It's a well-established fact that the mark of a truly brilliant pop song is its ability to stand the test of time, captivating new generations or, at the very least, remaining meaningful to it's intended audience over a lifetime. As an admitted Gen X/Y cusper with a 90s obsession, I can't claim I'm an unbiased and wholly legitimate source when it comes to declaring the work of Portland-bred alt-rock icons Everclear to be on that level -- but it sure seemed like it was to me last night.
True, the occasion, The Big Pour, a Scottsdale beer festival on the banks of the canal, was incredibly fun, but vaguely pathetic for a band whose best work is about the horrors of addiction. It's also true that I'd had a lot to drink. But when the band -- now just lead singer Art Alexakis and four hired guns -- chugged out the opening riff to "Santa Monica," I was struck with the sense that this song, from Sparkle and Fade, an album I'd obsessed about as a high school sophomore, had made the leap to my adulthood.
The song, which, like the rest of that very, very dark album is about a deeply depressing episode (in this case the singer's girlfriend's suicide) struck teenage me for lyrics like:
I just wanna feel some sunshine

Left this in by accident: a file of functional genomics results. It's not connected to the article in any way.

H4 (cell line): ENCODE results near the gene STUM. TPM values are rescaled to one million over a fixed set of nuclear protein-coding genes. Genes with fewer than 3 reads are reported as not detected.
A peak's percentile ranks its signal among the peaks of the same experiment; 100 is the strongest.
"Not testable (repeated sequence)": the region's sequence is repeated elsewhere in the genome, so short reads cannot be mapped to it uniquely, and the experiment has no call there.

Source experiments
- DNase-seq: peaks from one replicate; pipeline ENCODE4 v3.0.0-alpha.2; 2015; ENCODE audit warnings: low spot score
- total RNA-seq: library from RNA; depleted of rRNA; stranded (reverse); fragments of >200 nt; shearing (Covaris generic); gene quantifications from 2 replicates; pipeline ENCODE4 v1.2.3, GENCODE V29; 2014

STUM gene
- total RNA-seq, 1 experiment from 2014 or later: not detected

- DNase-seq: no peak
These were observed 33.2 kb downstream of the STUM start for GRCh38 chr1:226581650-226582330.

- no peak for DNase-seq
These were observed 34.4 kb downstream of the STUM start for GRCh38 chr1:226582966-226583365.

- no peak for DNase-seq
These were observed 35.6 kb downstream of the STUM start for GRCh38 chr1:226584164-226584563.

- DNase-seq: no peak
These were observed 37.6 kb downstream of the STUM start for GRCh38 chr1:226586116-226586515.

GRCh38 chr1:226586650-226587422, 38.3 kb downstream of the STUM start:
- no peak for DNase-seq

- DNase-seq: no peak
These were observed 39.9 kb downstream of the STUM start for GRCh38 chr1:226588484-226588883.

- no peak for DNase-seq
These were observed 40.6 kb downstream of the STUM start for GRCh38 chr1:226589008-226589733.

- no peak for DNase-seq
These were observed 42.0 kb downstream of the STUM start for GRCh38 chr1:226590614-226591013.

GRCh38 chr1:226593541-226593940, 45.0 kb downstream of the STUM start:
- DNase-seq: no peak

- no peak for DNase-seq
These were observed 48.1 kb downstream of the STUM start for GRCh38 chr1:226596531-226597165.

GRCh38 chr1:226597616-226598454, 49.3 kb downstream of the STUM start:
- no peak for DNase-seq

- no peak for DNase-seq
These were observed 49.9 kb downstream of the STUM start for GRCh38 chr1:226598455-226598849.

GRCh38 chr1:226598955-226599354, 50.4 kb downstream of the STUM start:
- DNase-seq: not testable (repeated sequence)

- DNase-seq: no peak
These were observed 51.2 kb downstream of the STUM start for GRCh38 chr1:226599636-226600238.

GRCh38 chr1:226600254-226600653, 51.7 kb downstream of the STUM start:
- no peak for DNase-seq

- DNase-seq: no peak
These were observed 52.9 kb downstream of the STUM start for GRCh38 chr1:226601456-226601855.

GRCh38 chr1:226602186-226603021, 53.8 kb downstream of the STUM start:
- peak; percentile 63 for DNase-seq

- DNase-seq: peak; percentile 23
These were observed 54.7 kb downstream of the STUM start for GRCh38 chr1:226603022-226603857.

I just wanna find some place to be alone
Now, I'm more drawn to the blissfully nihilistic refrain:
We can live beside the ocean
Leave the fire behind
Swim out past the breakers
Watch the world die
That wasn't the only such moment of re-connection. On a day when I attended a good friend's daddy shower the second song, "Father of Mine," seemed especially important -- perhaps in part thanks to the two cups of 120 Minute IPA. Likewise, the evening's closer, "I Will Buy You A New Life," seemed appropriate with a cheap cigar in my mouth, surrounded by a helpfully unsavvy Scottsdale crowd that didn't appear to be familiar with the beer snob groupthink that causes long lines and early tap-outs at, say, Ska Brew or Lost Abby. Good times all around.
For their part, Art and his helpers played through some apparently restrictive sound limitations well, even delivering old favorites like "Heartspark Dollarsign," for the faithful. After seeing Cheers star George "Norm" Wendt mail it in on a 5-minute comedy set that preceded his book-hawking, and considering the drunk and only half interested audience I was pleasantly surprised to see how professional the band played their set. Here's hoping they can keep it up for another 10 or 20 years, in which case someone less unapologeticlly and obviously nostalgic can declare Everclear's oeuvre to be truly brilliant pop music.
Saturday Night: Everclear at The Big Pour in Scottsdale.
Better Than: A Cheers re-run or another 10 minutes of George Wendt.
Personal Bias: Outlined extensively above.
Random Fact: My impending 10th high school reunion made me notice this fact in my research: Everclear's single "Wonderful," was used as the graduation song for Columbine High School's class of 1999.
Further Listening: If you've never heard Everclear's first record, World of Noise, you should.
By the Way: I really wish "Fire Maple Song" would make it in to the band's setlist.
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